Heat engine

4-stroke internal combustion engine. Figure 1. 1:fuel injection, 2:ignition, 3:expansion(work is done), 4:exhaust[1]

A heat engine is a device (like the motor in a car) that produces macroscopic motion from heat. When people rub their hands together friction turns mechanical energy (the motion of our hands) into thermal energy (the hands get warmer). Heat engines do just the opposite; they take the energy from being warm (compared to the surroundings) and turn that into motion. Often this motion is turned into electricity with a generator.

Almost all of the energy that is harnessed for transportation and electricity comes from heat engines. Hot objects, even gases, have thermal energy that can be turned into something useful. Heat engines move energy from a hot place to a cold place and divert some of that energy into mechanical energy. Heat engines require a difference in temperature to function.

The study of thermodynamics was initially inspired by trying to get as much energy out of heat engines as possible.[2] To this day, various fuels are used, like gasoline, coal, and uranium. All of these heat engines still operate under the limits imposed by the second law of thermodynamics. This means that various fuels are used to heat a gas and a large cold reservoir is needed in order to get rid of waste heat. Often, the waste heat goes into the atmosphere or a large body of water (the ocean, a lake, or a river).

Depending on the type of engine, different processes are employed, like igniting fuel through combustion (gasoline and coal), or using energy from nuclear processes to produce heat (uranium), but the end goal is the same: to turn the heat into work. The most familiar example of a heat engine is the engine of a car, but most power plants, like coal, natural gas, and nuclear, are also heat engines.

Internal combustion engine

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Internal combustion engines are the most common form of heat engines, as they are used in vehicles, boats, ships, airplanes, and trains. They are named as such because the fuel is ignited in order to do work inside the engine. The same fuel and air mixture is then emitted as exhaust. While this is most commonly done using a piston, it can also be done with a turbine.

Figure 1 is an example of an internal combustion engine. This particular type is called a four stroke engine, which is quite common in cars.

External heat engine

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External heat engines are generally steam engines, and they differ from internal ones in that the heat source is separate from the gas that does work. These heat engines are usually called external combustion engines because combustion is occurring outside of the engine. For example, external combustion would be using a flame to heat water into steam, then using the steam to turn a turbine. This is different from internal combustion, like in a car engine, where the gasoline ignites inside a piston, does work, and then is expelled.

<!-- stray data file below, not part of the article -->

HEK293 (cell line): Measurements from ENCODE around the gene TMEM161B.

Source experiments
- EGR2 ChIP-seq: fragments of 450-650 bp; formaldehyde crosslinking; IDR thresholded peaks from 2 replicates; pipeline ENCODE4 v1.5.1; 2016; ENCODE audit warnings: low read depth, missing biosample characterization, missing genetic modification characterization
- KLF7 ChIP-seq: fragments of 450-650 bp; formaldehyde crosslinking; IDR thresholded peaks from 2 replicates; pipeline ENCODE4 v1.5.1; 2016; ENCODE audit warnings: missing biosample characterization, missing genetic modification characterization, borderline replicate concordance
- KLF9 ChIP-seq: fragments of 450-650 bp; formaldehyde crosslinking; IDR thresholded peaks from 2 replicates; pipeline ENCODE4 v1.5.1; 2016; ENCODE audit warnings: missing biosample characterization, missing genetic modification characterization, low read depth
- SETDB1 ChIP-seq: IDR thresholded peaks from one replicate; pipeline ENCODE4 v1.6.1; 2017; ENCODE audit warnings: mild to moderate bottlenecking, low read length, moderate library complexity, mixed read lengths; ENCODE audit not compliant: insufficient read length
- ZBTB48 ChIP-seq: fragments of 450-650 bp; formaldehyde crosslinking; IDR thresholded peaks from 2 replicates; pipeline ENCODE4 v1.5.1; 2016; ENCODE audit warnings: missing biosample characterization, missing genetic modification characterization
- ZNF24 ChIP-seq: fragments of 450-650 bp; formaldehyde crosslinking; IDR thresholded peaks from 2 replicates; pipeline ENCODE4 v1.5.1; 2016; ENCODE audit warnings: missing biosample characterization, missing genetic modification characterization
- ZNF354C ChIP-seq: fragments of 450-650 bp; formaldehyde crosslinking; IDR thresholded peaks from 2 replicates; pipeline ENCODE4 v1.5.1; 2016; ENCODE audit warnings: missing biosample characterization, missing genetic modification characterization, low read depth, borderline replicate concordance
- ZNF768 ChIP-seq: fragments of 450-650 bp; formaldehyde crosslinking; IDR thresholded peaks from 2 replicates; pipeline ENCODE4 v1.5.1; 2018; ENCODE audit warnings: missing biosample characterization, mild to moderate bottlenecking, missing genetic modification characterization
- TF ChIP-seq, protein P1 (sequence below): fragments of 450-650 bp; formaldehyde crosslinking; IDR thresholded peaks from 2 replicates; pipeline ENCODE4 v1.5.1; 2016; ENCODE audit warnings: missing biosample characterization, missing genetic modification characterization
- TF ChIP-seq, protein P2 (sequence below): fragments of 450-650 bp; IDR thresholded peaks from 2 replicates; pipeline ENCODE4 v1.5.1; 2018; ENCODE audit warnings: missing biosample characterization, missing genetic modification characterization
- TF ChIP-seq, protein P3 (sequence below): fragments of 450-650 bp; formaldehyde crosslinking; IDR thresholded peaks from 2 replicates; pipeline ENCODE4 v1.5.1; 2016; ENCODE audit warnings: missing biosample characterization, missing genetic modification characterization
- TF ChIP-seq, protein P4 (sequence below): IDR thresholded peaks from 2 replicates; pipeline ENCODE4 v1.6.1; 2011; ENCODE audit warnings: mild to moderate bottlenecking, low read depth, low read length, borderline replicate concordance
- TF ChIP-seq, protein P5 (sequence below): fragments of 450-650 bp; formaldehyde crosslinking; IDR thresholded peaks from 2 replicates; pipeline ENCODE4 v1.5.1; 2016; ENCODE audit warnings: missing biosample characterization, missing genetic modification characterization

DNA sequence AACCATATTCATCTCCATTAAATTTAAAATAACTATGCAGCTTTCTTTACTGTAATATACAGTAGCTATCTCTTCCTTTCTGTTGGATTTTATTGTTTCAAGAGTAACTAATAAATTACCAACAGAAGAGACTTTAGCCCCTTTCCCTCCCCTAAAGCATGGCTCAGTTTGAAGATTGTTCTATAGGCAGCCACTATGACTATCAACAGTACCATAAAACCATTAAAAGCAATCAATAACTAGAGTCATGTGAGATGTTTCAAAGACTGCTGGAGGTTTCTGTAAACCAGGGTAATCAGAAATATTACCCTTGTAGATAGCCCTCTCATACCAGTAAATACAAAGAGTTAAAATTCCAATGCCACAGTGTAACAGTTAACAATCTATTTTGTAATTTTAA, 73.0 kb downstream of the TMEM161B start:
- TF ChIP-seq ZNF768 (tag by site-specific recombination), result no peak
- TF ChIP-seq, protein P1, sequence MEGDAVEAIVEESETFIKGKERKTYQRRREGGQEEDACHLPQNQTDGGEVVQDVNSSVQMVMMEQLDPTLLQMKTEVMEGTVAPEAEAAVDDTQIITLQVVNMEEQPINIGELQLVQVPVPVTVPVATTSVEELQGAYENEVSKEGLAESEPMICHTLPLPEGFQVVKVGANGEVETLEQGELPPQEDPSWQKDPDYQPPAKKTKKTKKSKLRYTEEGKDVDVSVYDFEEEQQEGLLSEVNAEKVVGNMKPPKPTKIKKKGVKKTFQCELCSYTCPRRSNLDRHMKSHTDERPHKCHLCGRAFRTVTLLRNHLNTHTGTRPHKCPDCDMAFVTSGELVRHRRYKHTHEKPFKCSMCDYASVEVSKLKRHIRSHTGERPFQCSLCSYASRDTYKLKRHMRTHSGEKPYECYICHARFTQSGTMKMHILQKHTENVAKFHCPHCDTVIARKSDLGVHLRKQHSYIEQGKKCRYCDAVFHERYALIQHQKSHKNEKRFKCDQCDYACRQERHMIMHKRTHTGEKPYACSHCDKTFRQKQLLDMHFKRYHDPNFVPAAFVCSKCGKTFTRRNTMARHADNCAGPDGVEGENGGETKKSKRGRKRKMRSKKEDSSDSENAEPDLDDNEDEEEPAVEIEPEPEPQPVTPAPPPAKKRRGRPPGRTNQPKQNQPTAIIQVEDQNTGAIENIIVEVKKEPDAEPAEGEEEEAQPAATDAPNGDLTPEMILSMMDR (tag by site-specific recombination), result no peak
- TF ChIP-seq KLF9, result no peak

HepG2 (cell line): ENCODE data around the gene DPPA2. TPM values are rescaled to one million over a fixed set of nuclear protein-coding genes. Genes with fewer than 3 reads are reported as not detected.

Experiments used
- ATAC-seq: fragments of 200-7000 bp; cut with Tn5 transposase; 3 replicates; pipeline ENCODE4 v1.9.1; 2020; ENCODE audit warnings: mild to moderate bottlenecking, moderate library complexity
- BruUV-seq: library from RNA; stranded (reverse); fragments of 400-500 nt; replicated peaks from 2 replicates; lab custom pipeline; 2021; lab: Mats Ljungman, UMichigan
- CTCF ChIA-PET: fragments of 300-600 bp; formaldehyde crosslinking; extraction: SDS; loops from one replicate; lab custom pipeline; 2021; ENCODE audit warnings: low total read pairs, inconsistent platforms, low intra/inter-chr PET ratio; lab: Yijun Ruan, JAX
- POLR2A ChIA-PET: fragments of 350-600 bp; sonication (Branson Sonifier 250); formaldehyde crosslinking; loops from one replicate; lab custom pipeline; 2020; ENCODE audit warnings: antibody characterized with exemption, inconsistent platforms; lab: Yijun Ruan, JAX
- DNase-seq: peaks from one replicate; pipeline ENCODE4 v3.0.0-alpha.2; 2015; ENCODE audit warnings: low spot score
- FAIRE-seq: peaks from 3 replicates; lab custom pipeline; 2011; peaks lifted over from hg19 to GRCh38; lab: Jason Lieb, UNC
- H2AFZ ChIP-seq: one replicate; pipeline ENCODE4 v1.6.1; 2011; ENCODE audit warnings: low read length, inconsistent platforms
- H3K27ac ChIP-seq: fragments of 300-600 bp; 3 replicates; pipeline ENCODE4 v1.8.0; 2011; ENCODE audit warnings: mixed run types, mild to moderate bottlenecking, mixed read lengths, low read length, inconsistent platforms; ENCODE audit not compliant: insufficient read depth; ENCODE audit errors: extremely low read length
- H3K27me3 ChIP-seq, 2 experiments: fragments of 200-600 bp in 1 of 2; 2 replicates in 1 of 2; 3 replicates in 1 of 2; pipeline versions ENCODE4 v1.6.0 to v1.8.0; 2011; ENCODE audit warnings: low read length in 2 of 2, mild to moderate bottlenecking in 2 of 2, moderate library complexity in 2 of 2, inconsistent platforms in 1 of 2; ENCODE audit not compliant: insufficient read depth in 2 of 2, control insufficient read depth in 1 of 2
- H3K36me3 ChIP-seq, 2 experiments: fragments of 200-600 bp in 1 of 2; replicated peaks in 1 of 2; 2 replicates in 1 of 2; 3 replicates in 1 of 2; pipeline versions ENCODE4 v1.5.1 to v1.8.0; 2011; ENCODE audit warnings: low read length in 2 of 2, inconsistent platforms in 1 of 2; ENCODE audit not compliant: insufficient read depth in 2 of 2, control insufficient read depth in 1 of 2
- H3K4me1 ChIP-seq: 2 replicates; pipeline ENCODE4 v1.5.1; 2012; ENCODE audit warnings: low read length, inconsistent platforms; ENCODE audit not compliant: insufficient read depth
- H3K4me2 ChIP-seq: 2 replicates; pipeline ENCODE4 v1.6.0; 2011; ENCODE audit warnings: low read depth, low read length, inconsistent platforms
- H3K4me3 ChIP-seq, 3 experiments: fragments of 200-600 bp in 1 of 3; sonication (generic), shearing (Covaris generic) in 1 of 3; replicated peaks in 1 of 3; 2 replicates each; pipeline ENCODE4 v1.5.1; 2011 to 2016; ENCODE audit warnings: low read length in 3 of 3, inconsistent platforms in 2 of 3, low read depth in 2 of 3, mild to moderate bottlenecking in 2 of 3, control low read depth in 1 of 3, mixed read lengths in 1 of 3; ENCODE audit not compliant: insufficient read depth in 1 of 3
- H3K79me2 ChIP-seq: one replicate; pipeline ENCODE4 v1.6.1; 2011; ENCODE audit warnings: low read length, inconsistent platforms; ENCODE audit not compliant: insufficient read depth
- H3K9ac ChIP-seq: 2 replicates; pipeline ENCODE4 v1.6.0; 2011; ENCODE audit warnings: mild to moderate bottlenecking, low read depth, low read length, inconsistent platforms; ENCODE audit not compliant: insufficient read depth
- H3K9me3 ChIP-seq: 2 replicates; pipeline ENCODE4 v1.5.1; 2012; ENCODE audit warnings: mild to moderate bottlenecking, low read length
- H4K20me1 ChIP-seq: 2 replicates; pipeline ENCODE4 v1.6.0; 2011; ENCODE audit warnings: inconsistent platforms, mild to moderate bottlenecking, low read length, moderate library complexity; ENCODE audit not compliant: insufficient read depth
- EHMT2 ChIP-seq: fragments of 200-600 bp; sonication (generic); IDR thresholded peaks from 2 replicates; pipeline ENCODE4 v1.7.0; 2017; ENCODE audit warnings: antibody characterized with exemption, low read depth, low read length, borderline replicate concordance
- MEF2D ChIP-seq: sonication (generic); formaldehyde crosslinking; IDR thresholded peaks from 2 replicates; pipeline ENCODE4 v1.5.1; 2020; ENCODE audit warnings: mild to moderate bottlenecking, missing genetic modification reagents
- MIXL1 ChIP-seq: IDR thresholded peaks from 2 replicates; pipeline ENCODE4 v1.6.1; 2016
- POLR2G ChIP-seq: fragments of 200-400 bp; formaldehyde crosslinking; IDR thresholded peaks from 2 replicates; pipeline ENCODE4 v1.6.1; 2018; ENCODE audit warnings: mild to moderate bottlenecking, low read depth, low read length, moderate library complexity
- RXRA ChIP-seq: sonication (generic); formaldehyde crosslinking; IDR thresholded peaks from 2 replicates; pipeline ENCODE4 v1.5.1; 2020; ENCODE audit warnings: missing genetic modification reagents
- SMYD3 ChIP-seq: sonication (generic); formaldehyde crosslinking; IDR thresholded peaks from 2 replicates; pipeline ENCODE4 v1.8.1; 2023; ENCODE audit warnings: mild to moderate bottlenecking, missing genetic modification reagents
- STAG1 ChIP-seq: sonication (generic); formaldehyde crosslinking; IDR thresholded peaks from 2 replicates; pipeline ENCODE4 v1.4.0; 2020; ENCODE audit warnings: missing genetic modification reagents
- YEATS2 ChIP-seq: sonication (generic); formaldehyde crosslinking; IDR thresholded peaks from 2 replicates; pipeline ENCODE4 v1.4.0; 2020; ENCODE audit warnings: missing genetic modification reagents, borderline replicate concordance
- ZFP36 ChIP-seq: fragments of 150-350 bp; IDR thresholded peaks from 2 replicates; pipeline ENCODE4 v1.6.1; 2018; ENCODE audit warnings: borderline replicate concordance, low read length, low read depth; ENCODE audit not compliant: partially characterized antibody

Nuclear reactors don't have combustion, so the broader term external heat engine is used. The boiling water reactor in Figure 2 is an external heat engine, as are other nuclear power plants.

Figure 2. A boiling water nuclear reactor, which is an external heat engine.[3]

Examples of heat engines

Internal combustion

External combustion

Efficiency

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The efficiency of an engine is the percentage of energy input that the engine can convert to useful work. The equation for this is η = work output / energy input. The most efficient piston engines run at about 50% efficiency, and an average coal-fired power plant runs at around 33% efficiency. More recently built power plants are getting more than 40% efficiencies.

Smaller heat engines, like those in cars, have mechanical power outputs measured in terms of horsepower. Larger heat engines, like power plants, measure outputs in terms of MW. Of course the output can be measured in any units of power, such as watts.

The input of a heat engine is also a power, often measured in MW. With a power plant there is also an electric output power. In order to distinguish between the two powers, the thermal power (input power) is measured in megawatts thermal (MWt), while for electricity production the output power is measured in megawatts electric (MWe). For heat engines that provide motion instead of electricity, the output power would be mechanical power.

Cogeneration

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A heat engine has two byproducts: work and heat. The purpose of most engines is to produce work, and the heat is treated simply as waste. Cogeneration is using the waste heat for useful things. The heater in a car works using cogeneration - taking waste heat from the engine to heat air which warms up the cabin. This is why running a car's heater in winter has little effect on gas mileage, but running air conditioning in the summertime can cost an estimated 10-20% of a car's gas mileage.

References

  1. Zephyris (Richard Wheeler). (accessed 2015, Jan. 4). 4StrokeEngine Ortho 3D Small.gif [Online]. Available: http://commons.wikimedia.org/wiki/File%3A4StrokeEngine_Ortho_3D_Small.gif
  2. "Energy the subtle concept" J. Coopersmith, Chapter 12 pg 208, Oxford University press 2010.
  3. (2015, Jan. 4). Boiling Water Reactor [Online]. Available: http://www.nrc.gov/reading-rm/basic-ref/students/animated-bwr.html

Authors and Editors

Allison Campbell, Fatima Garcia, Jordan Hanania, James Jenden, Jason Donev